Being newly diagnosed with diabetes or looking for a new way to live with your diabetes can be difficult. Fortunately, there are plenty of essential diabetes management tips to help you take a step back and assess your methods.
Knowledge is one of the most effective ways to deal with diabetes. It can affect the whole body so there is a lot of information to take in. You should take your time and research the different ways that others have managed the same issues. Seeking out a reliable information like from endocrinologist Utah County can help you break down complex information. There are many books out there that can provide a solid foundation for understanding diabetes.
Here are a few more tips to help you live with diabetes.
Eating the right carbs
As many with diabetes will know, counting your carbohydrates is important. They have a big impact on your blood sugar. Additionally, not all carbs are the same. Some carbs are better for you than others and so you should keep track of what you are eating.
Carbs are one of three things: Fibers, starches, and sugars. Healthy carbs are found in high-fiber foods like vegetables and whole-grain products. Sugar can be found naturally in fruits and milk, but you should look to avoid the added sugars that can be found in junk food like biscuits and chocolate. Many processed foods use added sugars to preserve them so you should look at the labels of any food you purchase.
Losing weight can help you manage diabetes, but it is frustrating to stick with it. Many people who start weight loss fail to maintain the new practices over the year, keeping at it only for a few weeks or months. It is so much easier to fall into old habits than to try and create new ones.
However, there are a few tips that can help you maintain your progress when you are trying to lose weight. You should set reasonable goals that you can keep consistently going across the year. Crash diets tend to fail as the change is too dramatic. Keeping healthy foods in the house for snacking is a great way to keep away from cookies and sweets.
You can also try learning new recipes from healthy chefs and replacing the unhealthy foods that you eat regularly. If you continue to buy them then it will be harder for you to resist cooking them when you are feeling low. You should replace them with healthier foods and controlled portions so that you know what you are eating and how much you are putting in your body.
All of this should be coupled with exercise. Getting 30 minutes of exercise a day is a good way to help you lose weight and keep it off once you lose it.
Many people get less sleep than they used to. The sleep that people do get is often fragmented. Unfortunately, if you have diabetes then you need to get 6.5 to 8.5 hours of sleep a night. If you don’t then you are likely to experience an increase in your blood glucose level.
Though getting more sleep is not always the answer. If you get more than 8.5 hours of sleep, you could put yourself at risk too. You should regulate your sleep to ensure that you remain safe. To do this you should avoid naps and try to wake up at the same time every day, including the weekends.
Another way to encourage sleep is to develop a sleep ritual. Brush your teeth, wash your face, and do relaxing hygiene in the same order in the same way. This will help you prepare for bedtime and develop a pattern before bedtime. If you cannot sleep after 10 minutes of trying, you should get up and do a quiet activity without screens. Make sure to keep your tv and phone off.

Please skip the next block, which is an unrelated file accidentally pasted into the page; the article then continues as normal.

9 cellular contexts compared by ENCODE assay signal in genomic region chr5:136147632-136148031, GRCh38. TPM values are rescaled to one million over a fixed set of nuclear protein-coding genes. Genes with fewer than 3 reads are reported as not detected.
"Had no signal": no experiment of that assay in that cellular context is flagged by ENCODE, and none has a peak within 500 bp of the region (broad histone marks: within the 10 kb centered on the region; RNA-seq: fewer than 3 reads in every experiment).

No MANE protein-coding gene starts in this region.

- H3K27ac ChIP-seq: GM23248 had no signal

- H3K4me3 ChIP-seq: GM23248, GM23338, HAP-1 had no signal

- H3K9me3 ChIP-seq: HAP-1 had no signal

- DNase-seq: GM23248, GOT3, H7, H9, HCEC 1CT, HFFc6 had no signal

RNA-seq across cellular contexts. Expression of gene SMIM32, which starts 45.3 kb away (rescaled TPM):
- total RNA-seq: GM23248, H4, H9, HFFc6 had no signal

Staying active when you have diabetes can be tricky. You are recommended to do 30 minutes of exercise a day. When you remain sedentary, your diabetes and risk of obesity rise. You do not need to do full-blown workouts to get more active, just make a conscious effort to get active throughout the day when you can.
When you have diabetes, you become very familiar with regular blood testing. This is a vitally important tool in your arsenal for monitoring your blood sugar levels. Your target range for blood glucose will vary but it is recommended that for an adult you should aim for 60-130 mg/dl before a meal and less than 280mg/dl 1-2 hours after a meal,
All adults should test when they are over the age of 18 daily. When you are at home you should always monitor but you should also try and keep your monitoring in the office as well. This can make sure that you do not miss any changes in your glucose levels.
Stress affects everyone and can come from various sources. Whether it is a big test, a demanding boss, or a traffic jam. Stress consistently keeps your body in a fight or flight response. It works well in the wild, but it does not work for regular life. Stress will also sadly affect your glucose levels when you have diabetes.
The relationship between stress and diabetes is complicated. People with type 2 diabetes have been told that their blood sugar shoots up when they are stressed. This may happen with type 1 diabetes as well. Importantly it can be both physical and mental stress that affects your blood sugar levels and so you should keep on top of your monitoring to ensure you do not get caught out.
Diabetes is a difficult condition to live with, but it should not be the end of the world. There are plenty of strategies that can help you manage your diabetes. You should follow a routine to ensure that your lifestyle can grow healthily and sustainably. Monitor your blood sugar levels regularly and keep your sugars in check.